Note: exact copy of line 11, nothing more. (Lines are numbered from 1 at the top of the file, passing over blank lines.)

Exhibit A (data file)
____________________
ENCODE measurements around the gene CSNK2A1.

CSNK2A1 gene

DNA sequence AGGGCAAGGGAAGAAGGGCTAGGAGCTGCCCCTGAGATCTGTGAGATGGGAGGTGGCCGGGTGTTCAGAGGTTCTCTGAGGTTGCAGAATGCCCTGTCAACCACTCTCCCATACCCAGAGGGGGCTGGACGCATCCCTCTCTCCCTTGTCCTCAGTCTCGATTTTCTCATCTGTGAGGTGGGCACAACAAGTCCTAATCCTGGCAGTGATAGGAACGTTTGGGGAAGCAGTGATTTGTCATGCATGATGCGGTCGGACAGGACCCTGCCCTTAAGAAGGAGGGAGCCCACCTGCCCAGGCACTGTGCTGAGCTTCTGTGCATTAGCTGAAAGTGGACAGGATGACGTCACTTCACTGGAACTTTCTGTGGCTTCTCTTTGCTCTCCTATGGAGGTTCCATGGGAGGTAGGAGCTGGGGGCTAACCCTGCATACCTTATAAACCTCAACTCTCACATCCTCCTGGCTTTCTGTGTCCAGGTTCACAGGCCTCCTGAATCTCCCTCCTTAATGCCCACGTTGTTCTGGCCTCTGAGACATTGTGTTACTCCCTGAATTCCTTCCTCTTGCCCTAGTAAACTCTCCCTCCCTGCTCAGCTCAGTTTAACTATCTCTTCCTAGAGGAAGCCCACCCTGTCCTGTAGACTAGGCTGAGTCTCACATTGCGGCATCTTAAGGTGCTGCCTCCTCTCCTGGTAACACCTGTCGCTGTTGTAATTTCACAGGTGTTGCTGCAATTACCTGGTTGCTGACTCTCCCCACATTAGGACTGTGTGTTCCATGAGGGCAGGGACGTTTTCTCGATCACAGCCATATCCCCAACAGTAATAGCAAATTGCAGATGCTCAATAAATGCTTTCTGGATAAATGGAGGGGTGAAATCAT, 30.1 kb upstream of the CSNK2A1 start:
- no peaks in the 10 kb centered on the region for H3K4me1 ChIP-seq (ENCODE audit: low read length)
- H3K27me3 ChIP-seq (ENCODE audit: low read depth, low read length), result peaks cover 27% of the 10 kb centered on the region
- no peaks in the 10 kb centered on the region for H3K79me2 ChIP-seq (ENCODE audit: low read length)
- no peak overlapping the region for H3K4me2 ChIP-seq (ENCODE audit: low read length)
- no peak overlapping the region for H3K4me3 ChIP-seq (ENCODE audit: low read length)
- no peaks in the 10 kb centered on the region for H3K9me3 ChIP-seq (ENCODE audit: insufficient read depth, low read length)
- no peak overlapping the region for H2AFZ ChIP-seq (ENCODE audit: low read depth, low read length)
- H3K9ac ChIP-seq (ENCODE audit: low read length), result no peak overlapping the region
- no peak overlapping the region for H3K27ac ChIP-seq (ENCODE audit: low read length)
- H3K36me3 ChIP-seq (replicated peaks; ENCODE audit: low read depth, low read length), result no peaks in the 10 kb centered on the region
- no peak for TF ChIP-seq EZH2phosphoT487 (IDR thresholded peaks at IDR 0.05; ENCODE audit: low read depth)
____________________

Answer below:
- H3K9ac ChIP-seq (ENCODE audit: low read length), result no peak overlapping the region